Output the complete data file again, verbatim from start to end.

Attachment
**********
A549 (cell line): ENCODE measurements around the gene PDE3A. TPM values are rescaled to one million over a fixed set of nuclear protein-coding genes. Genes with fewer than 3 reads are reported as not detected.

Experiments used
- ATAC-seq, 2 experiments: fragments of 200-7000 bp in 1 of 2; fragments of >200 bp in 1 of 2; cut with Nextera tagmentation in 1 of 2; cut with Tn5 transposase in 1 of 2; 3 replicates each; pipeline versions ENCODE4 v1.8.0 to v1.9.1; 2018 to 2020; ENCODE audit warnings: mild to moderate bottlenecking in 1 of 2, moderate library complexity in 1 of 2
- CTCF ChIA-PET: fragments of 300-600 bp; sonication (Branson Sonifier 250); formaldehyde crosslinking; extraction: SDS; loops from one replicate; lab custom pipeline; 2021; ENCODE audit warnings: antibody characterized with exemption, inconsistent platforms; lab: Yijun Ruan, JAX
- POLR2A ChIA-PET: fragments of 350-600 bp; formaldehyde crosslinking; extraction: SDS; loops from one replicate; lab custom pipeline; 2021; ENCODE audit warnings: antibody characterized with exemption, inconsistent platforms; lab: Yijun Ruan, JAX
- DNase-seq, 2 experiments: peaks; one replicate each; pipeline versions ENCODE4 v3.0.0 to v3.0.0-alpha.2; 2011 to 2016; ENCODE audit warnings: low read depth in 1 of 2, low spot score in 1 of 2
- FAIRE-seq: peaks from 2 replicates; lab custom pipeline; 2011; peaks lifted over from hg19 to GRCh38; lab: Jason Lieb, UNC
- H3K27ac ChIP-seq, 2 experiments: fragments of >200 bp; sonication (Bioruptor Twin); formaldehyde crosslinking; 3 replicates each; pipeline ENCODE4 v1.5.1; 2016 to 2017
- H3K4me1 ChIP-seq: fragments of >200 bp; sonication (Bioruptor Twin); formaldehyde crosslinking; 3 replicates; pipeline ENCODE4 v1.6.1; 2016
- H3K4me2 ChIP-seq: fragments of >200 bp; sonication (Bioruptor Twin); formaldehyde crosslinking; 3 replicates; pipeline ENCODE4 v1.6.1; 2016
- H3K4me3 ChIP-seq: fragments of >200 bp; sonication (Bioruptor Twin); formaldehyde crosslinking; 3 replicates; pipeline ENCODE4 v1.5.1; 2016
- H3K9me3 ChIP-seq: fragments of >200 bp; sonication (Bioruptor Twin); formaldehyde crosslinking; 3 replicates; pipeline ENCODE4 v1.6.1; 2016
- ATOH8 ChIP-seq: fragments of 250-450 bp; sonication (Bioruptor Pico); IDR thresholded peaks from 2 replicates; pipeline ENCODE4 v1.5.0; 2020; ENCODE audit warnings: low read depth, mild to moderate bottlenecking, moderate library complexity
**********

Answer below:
A549 (cell line): ENCODE measurements around the gene PDE3A. TPM values are rescaled to one million over a fixed set of nuclear protein-coding genes. Genes with fewer than 3 reads are reported as not detected.

Experiments used
- ATAC-seq, 2 experiments: fragments of 200-7000 bp in 1 of 2; fragments of >200 bp in 1 of 2; cut with Nextera tagmentation in 1 of 2; cut with Tn5 transposase in 1 of 2; 3 replicates each; pipeline versions ENCODE4 v1.8.0 to v1.9.1; 2018 to 2020; ENCODE audit warnings: mild to moderate bottlenecking in 1 of 2, moderate library complexity in 1 of 2
- CTCF ChIA-PET: fragments of 300-600 bp; sonication (Branson Sonifier 250); formaldehyde crosslinking; extraction: SDS; loops from one replicate; lab custom pipeline; 2021; ENCODE audit warnings: antibody characterized with exemption, inconsistent platforms; lab: Yijun Ruan, JAX
- POLR2A ChIA-PET: fragments of 350-600 bp; formaldehyde crosslinking; extraction: SDS; loops from one replicate; lab custom pipeline; 2021; ENCODE audit warnings: antibody characterized with exemption, inconsistent platforms; lab: Yijun Ruan, JAX
- DNase-seq, 2 experiments: peaks; one replicate each; pipeline versions ENCODE4 v3.0.0 to v3.0.0-alpha.2; 2011 to 2016; ENCODE audit warnings: low read depth in 1 of 2, low spot score in 1 of 2
- FAIRE-seq: peaks from 2 replicates; lab custom pipeline; 2011; peaks lifted over from hg19 to GRCh38; lab: Jason Lieb, UNC
- H3K27ac ChIP-seq, 2 experiments: fragments of >200 bp; sonication (Bioruptor Twin); formaldehyde crosslinking; 3 replicates each; pipeline ENCODE4 v1.5.1; 2016 to 2017
- H3K4me1 ChIP-seq: fragments of >200 bp; sonication (Bioruptor Twin); formaldehyde crosslinking; 3 replicates; pipeline ENCODE4 v1.6.1; 2016
- H3K4me2 ChIP-seq: fragments of >200 bp; sonication (Bioruptor Twin); formaldehyde crosslinking; 3 replicates; pipeline ENCODE4 v1.6.1; 2016
- H3K4me3 ChIP-seq: fragments of >200 bp; sonication (Bioruptor Twin); formaldehyde crosslinking; 3 replicates; pipeline ENCODE4 v1.5.1; 2016
- H3K9me3 ChIP-seq: fragments of >200 bp; sonication (Bioruptor Twin); formaldehyde crosslinking; 3 replicates; pipeline ENCODE4 v1.6.1; 2016
- ATOH8 ChIP-seq: fragments of 250-450 bp; sonication (Bioruptor Pico); IDR thresholded peaks from 2 replicates; pipeline ENCODE4 v1.5.0; 2020; ENCODE audit warnings: low read depth, mild to moderate bottlenecking, moderate library complexity